Porcupine Tree is one of the premiere progressive rock bands working today. They came up in the 90s along with bands like Dream Theater and Spock’s Beard, carrying the prog torch into what could be seen as the third wave of the genre. (For the sake of argument, and I’m sure there will be some, the first wave would be represented by bands like Yes, Genesis and King Crimson; the second by Marillion and IQ; and the fourth by The Mars Volta. And yes, this is a gross oversimplification which leaves out dozens of important bands and sub-movements!)
Two of Porcupine Tree’s biggest albums, In Absentia [Lava/Atlantic 2002] and Deadwing [Lava/Atlantic 2005], were mastered by Masterdisk chief engineer Andy VanDette. I spoke to Andy about his work on on these two very different records.
How did you get the Porcupine Tree gig?
Luckily my friend Andy Karp — who became president of A&R over at Lava/Atlantic — whenever he could throw my name into the ring for mastering he would. A lot of artists have a mastering engineer that they’ve worked with before and that’s where they go. But Andy would get me shootout gigs for certain stuff — I got to do the Simple Plan demo that got them signed. I did a few records on Atlantic that never saw the light of day… and Porcupine Tree came along that way.
What can you tell me about In Absentia?
The thing about In Absentia is that was a record made the way that records used to be made. You had a big major label debut where they recorded in big studios, they hired a quality engineer to record the basic tracks, and then a mix god, Tim Palmer, to mix it all to half inch tape. I heard the first few seconds of “Blackest Eyes” and I thought, “OK, this is going to be a good day! this is going to be a day where I figure out ‘a half dB of what’ instead of “where’s the kitchen sink?”
Was Steven [Wilson, of Porcupine Tree] here?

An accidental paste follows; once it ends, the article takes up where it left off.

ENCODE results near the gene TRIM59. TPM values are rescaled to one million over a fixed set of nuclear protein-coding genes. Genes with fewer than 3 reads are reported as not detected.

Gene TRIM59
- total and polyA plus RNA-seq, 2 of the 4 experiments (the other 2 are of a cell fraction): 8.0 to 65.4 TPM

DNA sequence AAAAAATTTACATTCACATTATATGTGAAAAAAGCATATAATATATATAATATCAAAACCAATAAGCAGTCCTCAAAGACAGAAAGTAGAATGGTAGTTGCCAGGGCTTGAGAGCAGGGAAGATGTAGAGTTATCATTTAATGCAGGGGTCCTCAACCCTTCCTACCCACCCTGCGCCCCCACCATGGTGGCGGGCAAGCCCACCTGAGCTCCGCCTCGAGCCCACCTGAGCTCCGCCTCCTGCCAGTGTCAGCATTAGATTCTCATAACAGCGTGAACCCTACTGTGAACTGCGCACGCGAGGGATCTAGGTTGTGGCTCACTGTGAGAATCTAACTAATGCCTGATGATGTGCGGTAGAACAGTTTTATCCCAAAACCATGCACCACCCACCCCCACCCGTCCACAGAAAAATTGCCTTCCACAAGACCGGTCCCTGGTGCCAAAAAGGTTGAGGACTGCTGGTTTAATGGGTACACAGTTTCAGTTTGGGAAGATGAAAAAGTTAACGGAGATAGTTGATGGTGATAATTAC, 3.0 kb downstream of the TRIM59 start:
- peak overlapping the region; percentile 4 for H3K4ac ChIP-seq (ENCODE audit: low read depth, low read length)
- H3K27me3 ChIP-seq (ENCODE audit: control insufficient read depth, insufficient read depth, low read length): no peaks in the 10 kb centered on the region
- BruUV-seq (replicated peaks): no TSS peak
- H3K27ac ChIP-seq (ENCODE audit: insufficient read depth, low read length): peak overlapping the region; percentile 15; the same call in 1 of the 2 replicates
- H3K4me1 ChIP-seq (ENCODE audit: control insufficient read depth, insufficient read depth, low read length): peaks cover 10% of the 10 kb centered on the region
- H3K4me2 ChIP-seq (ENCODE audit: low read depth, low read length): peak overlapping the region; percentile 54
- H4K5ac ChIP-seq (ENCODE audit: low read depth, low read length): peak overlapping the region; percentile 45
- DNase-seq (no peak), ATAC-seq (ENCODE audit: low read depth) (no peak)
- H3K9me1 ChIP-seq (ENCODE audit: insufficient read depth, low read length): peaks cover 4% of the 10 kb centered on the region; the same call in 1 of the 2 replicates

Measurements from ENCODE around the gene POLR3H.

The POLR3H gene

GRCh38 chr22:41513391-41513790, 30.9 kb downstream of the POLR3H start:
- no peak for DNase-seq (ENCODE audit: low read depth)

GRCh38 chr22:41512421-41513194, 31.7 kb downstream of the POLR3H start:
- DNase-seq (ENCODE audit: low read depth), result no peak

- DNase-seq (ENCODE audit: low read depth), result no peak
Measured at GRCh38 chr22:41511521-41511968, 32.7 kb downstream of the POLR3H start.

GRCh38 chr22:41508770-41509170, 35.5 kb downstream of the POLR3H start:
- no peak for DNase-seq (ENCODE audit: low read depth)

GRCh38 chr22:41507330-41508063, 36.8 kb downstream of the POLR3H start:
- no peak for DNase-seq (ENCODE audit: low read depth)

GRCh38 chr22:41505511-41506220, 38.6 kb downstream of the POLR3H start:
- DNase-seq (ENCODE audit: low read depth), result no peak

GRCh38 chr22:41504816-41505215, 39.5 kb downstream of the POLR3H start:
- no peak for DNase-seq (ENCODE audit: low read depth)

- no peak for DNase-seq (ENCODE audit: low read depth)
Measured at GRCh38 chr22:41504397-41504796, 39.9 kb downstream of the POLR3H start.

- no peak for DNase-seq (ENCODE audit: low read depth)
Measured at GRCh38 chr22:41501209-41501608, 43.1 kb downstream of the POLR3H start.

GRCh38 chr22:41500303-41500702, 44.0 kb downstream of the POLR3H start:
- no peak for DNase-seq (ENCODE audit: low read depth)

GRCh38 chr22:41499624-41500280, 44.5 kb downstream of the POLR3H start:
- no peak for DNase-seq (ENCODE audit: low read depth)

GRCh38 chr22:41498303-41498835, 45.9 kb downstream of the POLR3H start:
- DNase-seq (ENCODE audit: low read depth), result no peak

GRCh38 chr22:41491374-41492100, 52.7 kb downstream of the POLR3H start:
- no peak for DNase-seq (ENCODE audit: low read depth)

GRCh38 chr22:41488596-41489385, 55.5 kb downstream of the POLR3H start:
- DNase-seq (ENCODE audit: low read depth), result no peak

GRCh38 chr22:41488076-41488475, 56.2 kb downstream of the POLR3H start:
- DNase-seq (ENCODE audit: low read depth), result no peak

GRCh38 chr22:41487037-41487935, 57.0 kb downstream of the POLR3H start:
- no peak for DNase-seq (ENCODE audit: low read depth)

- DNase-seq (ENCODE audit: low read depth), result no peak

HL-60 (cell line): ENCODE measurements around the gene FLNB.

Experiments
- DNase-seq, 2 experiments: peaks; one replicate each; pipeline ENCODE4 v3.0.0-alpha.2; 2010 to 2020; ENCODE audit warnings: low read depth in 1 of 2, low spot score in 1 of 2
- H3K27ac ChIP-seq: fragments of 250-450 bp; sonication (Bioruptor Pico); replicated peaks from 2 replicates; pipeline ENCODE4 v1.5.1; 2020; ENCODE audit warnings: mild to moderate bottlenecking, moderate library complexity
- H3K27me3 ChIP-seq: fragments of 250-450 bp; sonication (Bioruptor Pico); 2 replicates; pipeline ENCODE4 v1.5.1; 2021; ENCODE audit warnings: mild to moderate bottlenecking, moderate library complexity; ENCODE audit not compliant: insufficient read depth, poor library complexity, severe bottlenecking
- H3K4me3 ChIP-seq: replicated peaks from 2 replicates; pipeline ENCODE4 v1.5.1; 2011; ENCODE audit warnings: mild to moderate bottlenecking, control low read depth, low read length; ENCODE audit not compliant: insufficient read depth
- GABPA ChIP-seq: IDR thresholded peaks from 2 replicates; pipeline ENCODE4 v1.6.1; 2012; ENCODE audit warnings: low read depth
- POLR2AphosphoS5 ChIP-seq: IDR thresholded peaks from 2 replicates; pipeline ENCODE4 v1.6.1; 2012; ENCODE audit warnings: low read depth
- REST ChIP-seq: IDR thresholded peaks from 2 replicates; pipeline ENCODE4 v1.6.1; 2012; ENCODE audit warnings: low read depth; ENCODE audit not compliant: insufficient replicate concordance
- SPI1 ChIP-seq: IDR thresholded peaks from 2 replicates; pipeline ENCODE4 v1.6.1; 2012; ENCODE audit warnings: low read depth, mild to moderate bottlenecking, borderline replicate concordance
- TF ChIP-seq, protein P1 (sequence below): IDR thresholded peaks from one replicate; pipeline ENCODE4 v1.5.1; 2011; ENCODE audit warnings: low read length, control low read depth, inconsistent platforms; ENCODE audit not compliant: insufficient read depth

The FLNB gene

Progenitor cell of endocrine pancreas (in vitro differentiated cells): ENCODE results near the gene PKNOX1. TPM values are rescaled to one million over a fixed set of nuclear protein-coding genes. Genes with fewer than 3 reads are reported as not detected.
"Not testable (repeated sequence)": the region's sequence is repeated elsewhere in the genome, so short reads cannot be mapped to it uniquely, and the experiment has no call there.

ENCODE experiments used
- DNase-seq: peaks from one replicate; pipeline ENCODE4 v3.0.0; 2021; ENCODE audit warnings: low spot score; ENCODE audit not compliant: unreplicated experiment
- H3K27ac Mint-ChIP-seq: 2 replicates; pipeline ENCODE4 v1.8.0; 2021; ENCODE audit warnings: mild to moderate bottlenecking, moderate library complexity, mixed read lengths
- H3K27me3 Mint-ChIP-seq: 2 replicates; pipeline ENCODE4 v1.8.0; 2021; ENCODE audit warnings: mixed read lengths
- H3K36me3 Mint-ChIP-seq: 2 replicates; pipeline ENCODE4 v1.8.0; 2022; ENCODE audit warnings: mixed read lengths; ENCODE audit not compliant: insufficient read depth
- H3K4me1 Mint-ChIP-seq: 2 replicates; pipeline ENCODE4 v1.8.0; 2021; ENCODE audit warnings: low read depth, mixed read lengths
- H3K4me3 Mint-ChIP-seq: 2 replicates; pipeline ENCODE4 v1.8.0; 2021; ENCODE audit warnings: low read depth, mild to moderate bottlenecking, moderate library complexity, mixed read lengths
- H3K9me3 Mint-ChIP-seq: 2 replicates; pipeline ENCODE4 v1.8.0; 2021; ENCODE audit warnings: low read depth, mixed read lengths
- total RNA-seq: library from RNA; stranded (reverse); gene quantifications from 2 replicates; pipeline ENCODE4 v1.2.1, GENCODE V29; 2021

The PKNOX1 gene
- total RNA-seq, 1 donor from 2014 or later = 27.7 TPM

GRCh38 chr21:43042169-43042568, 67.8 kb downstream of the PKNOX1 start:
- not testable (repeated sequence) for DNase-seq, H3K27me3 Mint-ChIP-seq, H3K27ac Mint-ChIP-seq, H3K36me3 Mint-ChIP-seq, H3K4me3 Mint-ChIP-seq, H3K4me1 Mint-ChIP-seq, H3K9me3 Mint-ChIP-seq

Yes, Steven was here for the record.
He’s a pretty hands-on guy?
Oh yeah, definitely.
Was there much collaboration or back-and-forth in the session or did you work alone?
I think pretty much they let me work. You know, Steven liked what he was hearing so… we seemed to like the same things, so sometimes you just click that way with clients. I don’t really remember too much back and forth, there was more of that on the next record, Deadwing.
What was working on that record like?
Well, in contrast to In Absentia, Deadwing is an example of how records are made today, where the band doesn’t go into any studio, they record and mix it at home. Steven mentioned they were working this way pretty early on, and so I sent him an email and said ‘Well, if you’re going to do work that way, the hip thing to do is to mix in subgroups. We’ll rent a nice analog summing amp and we’ll put it all together once you get here.” So he ended up sending over his Mac with his Logic [Apple’s suite of recording programs] sessions on them, and then I rented the Dangerous Music summing amp and we put it all together that way.
Of course Murphy’s law says that if you send your Mac to a foreign country a week in advance it’s going to arrive at the END of the first day of the session you booked. So it was evening before I ran through a couple songs and mastered them quick, keeping the same kind of hands-off mastering mentality that I had with the first record. Because the first record… the mixes were so great that I didn’t have to do much.